After the shutdown, a bitter dispute between players, owners and MLB followed over how to start the season, how many games to play, how much the players should be paid, whether fans should be allowed in, what health and safety protocols needed to be followed and so on and so forth to the point where it looked likely there would be no season at all. Then, once it did begin, an immediate outbreak in the Miami Marlins organisation undermined the new protocols and threatened to derail the season before it got going. After their opener, Miami didn’t play another game for over a week. The schedule was a mess. The liberal media blasted MLB for playing, whilst social media relentlessly mocked the sport - and yet baseball persevered.
Many people rightly asked what the point was. But baseball persevered. It persevered like Rocky Balboa in Moscow and in the face of deafening criticism, eventually started to get the same result as the Italian Stallion. The metaphorical boos began to die away, to be replaced with cheers. Miami came back and started winning some games, giving people an underdog to root for. The new protocols started to work and no more games were cancelled. People found excitement in the shortened season and expanded playoffs, as teams not used to reaching October suddenly found themselves with something to play for. Baseball was alive again and capturing the imagination of America.
It was no more evident than in Atlanta. For much of the late Spring and early Summer, Atlanta had been one of the major focal points of civil unrest following the death of an unarmed black man at the hands of police in Minnesota. In an election year, Atlanta was a blue city in a red state and the great schism of division was being felt. It is easy to get carried away with hyperbole and suggest that baseball brought the city together. It did not. Tensions are still high (I write this on election day, with the winner as yet unknown) and unrest may well return. However, the Atlanta Braves did give the city some hope. So often have Atlanta sports been the butt of jokes around the country. Yet this year was different.
The Braves lineup was a juggernaut. As the rotation fell apart around it, the lineup kept producing night after night. The bullpen was incredible and bit by bit, the Braves brought home a third straight division title. In many respects that was the easy part. For a team with championship aspirations, but who had not won a playoff series since 2001, the expanded postseason threw in an additional hurdle to overcome: a best-of-three wild card round where they would have to face their opponent’s aces, countering with an untested, patchwork rotation. To make matters worse, Atlanta’s opponent was the Cincinnati Reds, who would send out likely Cy Young Award winner, Trevor Bauer.
As we know, Game 1 was an epic pitching duel that went scoreless into the thirteenth inning. Anything Bauer could throw, Max Fried could come back with. Since the Reds sent out the likely Cy Young winner, it was only fitting that the game was ended by the likely MVP, when Freddie Freeman got the walk off hit to win it 1-0 for Atlanta.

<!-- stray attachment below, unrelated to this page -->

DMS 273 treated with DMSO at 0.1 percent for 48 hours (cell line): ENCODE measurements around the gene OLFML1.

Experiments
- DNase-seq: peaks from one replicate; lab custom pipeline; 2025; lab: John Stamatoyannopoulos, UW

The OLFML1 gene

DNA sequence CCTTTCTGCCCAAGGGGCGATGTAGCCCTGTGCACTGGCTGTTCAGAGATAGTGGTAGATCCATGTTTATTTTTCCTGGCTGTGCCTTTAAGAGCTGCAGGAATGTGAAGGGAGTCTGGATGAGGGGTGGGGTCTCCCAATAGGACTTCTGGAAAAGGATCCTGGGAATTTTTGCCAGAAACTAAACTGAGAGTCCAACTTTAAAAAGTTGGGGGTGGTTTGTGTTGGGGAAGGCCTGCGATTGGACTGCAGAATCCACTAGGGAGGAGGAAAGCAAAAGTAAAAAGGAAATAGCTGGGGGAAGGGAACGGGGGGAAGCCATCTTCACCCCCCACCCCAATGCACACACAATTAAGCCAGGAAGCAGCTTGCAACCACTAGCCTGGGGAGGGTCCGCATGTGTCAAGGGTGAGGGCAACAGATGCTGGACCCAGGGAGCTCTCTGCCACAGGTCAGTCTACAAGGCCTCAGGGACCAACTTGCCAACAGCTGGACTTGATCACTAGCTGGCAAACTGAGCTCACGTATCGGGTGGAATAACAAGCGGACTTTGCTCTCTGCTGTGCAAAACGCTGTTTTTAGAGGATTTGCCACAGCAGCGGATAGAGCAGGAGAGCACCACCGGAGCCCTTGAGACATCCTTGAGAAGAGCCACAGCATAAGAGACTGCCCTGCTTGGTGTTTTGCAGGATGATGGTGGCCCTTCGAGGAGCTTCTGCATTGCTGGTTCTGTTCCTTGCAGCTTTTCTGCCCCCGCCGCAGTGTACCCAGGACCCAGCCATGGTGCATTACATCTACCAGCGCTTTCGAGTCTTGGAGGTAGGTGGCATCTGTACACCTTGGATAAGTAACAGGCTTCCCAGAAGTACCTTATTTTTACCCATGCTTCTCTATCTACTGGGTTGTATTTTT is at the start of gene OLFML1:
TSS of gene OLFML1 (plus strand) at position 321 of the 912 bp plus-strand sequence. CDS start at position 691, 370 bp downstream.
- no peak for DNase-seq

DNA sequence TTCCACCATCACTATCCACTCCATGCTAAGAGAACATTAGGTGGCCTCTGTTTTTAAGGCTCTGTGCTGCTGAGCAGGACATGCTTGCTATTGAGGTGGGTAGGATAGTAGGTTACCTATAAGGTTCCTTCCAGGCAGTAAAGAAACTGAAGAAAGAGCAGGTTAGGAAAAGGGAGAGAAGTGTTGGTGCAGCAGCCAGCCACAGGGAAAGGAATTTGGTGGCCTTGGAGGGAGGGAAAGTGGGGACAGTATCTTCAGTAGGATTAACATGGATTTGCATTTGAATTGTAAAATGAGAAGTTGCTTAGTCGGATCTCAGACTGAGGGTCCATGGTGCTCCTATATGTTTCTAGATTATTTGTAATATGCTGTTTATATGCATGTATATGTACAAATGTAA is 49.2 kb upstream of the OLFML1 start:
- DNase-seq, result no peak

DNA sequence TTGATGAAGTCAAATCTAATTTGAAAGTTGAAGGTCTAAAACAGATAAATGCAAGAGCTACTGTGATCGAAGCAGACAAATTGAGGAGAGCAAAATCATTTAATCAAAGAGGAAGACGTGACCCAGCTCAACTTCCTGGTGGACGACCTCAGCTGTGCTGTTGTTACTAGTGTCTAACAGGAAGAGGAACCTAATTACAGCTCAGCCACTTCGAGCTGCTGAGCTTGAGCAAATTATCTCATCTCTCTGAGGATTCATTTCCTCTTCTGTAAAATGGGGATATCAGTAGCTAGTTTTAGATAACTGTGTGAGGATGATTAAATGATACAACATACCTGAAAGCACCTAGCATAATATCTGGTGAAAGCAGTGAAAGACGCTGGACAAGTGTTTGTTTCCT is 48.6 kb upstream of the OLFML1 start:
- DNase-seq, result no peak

Game 1 answered the questions that were being asked over Max Fried, but the big question was who the Braves would send out after him. Ian Anderson got the nod. A rookie with only 5 Major League starts under his belt and tasked with ending a 19-year playoff drought, the pressure was on. Perhaps nobody expected him to do what he did, but Anderson’s playoffs ended up being historic and the Braves shutout the Reds for the second straight day to advance. The juggernaut rolled on and the belief grew and grew as they swept Miami and took a 3-1 series lead over LA.
The history books will show that LA proved ultimately a bridge too far and a juggernaut in their own right. Yet after insipid performances and tame playoff defeats in previous years, there was something about the Braves 2020 run that demanded attention and announced them as a contender for years to come. There was disappointment, but no sadness after their elimination. Through the chaos of a deadly virus and social unrest, baseball had survived and the Braves returned home to Atlanta as heroes. It had been a memorable season, often for the wrong reasons. But in the city of Atlanta, the 2020 season will live on in the memory as the year they emerged as a true force to be reckoned with. Expectations for 2021 are high and only a fool would bet against them going even further than they did this year.
|Posted by theprincipality on July 5, 2020 at 12:45 PM||comments (10)|
In early March, at the time I would normally start preparing this website for the new season, it seemed a far-fetched idea that the disease emerging from China would have such a profound effect on the world. After all, we had seen SARS, Bird Flu and Swine Flu come and go without much disruption and at the time it was probably felt that Covid-19 would follow much the same pattern.